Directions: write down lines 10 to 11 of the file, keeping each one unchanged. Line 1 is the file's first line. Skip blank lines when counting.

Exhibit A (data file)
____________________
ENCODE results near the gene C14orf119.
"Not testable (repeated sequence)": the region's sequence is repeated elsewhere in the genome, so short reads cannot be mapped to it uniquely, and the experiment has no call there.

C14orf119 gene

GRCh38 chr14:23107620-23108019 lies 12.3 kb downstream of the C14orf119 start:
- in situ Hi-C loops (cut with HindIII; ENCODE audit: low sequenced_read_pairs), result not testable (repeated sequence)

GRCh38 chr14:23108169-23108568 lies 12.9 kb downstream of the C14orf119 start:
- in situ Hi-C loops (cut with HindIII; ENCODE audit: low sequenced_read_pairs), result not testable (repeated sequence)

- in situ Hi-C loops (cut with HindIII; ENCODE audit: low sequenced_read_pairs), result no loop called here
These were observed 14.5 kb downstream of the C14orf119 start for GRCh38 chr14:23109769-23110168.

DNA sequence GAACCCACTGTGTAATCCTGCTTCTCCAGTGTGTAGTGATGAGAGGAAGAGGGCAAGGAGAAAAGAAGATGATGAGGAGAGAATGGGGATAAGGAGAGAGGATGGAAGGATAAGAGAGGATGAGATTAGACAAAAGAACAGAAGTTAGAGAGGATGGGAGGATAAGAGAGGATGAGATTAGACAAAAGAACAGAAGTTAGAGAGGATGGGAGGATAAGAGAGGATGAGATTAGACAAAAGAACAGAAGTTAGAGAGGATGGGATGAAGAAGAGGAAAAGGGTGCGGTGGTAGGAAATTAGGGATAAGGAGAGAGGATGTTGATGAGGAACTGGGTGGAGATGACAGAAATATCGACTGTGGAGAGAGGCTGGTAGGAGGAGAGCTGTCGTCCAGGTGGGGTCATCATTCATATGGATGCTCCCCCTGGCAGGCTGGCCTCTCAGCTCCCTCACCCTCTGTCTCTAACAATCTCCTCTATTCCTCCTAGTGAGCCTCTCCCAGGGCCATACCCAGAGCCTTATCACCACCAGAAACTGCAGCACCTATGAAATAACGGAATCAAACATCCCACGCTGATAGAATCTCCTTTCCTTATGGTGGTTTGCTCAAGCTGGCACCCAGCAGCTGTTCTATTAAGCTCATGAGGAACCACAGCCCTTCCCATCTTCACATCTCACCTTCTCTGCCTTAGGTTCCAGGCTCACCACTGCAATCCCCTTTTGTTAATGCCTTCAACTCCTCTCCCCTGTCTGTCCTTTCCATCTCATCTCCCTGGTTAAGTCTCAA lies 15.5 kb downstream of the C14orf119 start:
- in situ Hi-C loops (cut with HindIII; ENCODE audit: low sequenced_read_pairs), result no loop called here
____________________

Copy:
DNA sequence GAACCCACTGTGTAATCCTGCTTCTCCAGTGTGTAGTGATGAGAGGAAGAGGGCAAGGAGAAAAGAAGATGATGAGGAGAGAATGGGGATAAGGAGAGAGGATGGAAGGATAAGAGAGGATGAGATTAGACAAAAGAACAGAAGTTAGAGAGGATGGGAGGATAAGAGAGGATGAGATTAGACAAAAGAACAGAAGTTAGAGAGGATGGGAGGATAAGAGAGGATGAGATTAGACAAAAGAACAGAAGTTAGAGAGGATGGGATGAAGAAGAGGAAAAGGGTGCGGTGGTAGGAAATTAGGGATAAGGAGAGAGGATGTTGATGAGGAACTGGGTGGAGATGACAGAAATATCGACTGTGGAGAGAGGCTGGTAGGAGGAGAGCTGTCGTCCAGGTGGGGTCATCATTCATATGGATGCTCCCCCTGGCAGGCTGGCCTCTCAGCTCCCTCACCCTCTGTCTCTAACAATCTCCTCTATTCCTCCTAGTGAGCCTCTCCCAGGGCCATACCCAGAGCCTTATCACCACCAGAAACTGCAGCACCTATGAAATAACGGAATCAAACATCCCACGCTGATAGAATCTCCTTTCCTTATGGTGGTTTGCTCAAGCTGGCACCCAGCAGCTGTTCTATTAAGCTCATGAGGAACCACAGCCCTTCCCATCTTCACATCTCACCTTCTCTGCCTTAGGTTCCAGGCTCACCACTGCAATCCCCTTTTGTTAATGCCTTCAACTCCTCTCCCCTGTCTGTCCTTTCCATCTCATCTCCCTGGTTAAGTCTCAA lies 15.5 kb downstream of the C14orf119 start:
- in situ Hi-C loops (cut with HindIII; ENCODE audit: low sequenced_read_pairs), result no loop called here